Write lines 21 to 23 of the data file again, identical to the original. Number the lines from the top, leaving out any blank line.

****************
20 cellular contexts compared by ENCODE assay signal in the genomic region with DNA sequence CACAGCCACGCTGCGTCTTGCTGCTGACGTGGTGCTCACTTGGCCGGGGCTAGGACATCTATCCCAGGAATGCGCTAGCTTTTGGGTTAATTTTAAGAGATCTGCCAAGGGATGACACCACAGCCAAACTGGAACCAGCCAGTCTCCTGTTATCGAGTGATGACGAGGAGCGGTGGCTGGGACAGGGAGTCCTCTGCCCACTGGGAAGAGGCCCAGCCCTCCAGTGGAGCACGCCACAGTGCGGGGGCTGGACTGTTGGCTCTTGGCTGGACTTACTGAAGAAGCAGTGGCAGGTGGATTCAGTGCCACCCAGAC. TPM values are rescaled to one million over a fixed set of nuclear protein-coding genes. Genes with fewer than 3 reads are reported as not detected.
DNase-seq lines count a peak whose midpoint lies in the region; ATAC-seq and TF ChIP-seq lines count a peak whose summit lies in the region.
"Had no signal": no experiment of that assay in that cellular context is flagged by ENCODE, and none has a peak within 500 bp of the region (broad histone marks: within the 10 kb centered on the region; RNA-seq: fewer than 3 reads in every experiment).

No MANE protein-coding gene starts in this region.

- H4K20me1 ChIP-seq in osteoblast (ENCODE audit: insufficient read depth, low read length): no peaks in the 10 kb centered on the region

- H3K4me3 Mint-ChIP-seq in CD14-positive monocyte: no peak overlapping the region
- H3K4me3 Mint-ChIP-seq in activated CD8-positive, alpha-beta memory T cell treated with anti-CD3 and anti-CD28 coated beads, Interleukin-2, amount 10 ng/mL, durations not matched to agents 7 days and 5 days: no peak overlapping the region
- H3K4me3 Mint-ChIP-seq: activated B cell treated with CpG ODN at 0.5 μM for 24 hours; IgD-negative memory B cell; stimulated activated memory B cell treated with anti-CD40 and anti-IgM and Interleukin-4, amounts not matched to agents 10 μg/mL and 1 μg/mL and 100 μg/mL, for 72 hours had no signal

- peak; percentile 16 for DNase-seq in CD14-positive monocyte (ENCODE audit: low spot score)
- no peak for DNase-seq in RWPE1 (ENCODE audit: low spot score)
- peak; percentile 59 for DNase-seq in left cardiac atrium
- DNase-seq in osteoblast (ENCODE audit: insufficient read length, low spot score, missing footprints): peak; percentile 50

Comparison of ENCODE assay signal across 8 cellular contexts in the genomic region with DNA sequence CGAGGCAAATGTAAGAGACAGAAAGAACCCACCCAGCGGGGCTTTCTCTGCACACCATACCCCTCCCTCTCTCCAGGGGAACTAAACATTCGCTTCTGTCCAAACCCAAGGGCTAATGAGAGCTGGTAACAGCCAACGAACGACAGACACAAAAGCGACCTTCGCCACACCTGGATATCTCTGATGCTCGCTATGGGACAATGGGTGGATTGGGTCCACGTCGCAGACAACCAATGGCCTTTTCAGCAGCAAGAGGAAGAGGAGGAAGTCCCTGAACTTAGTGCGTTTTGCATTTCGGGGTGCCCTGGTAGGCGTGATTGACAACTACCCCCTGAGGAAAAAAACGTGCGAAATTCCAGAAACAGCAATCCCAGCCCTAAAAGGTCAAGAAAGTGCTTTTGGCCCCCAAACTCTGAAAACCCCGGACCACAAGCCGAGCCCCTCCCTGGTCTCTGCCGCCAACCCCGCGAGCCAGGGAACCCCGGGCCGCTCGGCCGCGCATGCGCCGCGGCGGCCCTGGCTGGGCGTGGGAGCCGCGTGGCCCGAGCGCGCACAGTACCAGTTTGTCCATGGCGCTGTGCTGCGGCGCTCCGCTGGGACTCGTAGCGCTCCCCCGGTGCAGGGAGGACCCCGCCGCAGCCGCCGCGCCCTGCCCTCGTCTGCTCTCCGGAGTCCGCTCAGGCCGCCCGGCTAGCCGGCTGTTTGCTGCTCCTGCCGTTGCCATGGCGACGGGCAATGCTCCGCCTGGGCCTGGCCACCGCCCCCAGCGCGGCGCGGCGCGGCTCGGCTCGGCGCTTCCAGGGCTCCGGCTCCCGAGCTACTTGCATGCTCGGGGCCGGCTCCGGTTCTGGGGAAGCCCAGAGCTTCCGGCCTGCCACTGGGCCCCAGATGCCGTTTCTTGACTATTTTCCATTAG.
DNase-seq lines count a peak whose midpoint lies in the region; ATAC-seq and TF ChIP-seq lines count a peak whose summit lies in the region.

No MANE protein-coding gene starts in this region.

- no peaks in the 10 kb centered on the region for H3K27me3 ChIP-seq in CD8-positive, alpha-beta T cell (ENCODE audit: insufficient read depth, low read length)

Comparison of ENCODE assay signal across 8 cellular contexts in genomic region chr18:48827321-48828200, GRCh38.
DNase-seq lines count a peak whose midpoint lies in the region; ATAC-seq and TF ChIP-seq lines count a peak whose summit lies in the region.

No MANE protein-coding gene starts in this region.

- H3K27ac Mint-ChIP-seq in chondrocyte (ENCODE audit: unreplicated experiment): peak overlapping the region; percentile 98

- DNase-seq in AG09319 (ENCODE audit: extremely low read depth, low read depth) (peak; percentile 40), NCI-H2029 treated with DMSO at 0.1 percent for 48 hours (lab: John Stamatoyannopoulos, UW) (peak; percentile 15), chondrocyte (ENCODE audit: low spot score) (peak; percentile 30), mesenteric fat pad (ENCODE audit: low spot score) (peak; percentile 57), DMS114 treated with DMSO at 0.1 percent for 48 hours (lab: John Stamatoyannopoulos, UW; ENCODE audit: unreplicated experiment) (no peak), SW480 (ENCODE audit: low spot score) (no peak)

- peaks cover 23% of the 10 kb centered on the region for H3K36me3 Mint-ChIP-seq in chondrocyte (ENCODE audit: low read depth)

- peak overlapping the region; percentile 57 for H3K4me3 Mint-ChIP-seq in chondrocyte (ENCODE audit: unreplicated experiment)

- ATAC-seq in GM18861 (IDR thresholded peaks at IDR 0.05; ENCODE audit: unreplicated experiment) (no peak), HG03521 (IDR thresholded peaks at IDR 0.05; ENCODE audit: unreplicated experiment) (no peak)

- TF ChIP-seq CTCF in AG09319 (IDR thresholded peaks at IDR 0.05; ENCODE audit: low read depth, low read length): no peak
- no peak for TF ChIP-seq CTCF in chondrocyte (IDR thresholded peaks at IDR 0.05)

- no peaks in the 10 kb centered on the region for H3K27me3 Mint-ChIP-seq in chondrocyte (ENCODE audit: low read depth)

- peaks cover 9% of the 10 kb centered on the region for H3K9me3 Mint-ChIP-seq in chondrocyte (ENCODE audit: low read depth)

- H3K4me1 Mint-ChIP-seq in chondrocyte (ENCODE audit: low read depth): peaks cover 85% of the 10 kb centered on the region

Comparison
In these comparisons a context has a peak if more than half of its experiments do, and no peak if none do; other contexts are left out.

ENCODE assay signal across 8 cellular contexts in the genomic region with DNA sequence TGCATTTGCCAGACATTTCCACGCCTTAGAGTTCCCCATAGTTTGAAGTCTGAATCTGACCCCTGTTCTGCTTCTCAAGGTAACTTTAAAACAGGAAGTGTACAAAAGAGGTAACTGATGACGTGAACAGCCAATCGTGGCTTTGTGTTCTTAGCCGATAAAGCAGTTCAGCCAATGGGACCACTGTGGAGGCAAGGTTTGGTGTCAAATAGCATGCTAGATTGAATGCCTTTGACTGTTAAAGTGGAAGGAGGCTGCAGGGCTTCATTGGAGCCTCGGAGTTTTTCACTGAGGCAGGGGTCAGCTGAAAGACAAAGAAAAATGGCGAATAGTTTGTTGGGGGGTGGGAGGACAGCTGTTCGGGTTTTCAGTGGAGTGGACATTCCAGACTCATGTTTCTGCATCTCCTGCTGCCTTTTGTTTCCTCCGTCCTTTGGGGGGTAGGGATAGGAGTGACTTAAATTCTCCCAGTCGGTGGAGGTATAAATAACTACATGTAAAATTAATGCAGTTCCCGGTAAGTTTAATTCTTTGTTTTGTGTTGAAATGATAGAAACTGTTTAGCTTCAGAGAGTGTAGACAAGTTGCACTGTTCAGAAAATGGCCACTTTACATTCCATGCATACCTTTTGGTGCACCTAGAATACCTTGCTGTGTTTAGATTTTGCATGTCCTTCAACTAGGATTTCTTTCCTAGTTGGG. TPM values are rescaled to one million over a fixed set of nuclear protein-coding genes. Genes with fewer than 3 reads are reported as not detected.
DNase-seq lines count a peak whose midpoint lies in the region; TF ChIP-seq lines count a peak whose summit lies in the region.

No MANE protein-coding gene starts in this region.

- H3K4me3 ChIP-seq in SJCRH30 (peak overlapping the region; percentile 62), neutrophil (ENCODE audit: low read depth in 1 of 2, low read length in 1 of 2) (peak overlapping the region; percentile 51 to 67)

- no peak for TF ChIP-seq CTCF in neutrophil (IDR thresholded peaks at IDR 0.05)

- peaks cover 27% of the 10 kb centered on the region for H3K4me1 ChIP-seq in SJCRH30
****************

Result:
- DNase-seq in AG09319 (ENCODE audit: extremely low read depth, low read depth) (peak; percentile 40), NCI-H2029 treated with DMSO at 0.1 percent for 48 hours (lab: John Stamatoyannopoulos, UW) (peak; percentile 15), chondrocyte (ENCODE audit: low spot score) (peak; percentile 30), mesenteric fat pad (ENCODE audit: low spot score) (peak; percentile 57), DMS114 treated with DMSO at 0.1 percent for 48 hours (lab: John Stamatoyannopoulos, UW; ENCODE audit: unreplicated experiment) (no peak), SW480 (ENCODE audit: low spot score) (no peak)

- peaks cover 23% of the 10 kb centered on the region for H3K36me3 Mint-ChIP-seq in chondrocyte (ENCODE audit: low read depth)

- peak overlapping the region; percentile 57 for H3K4me3 Mint-ChIP-seq in chondrocyte (ENCODE audit: unreplicated experiment)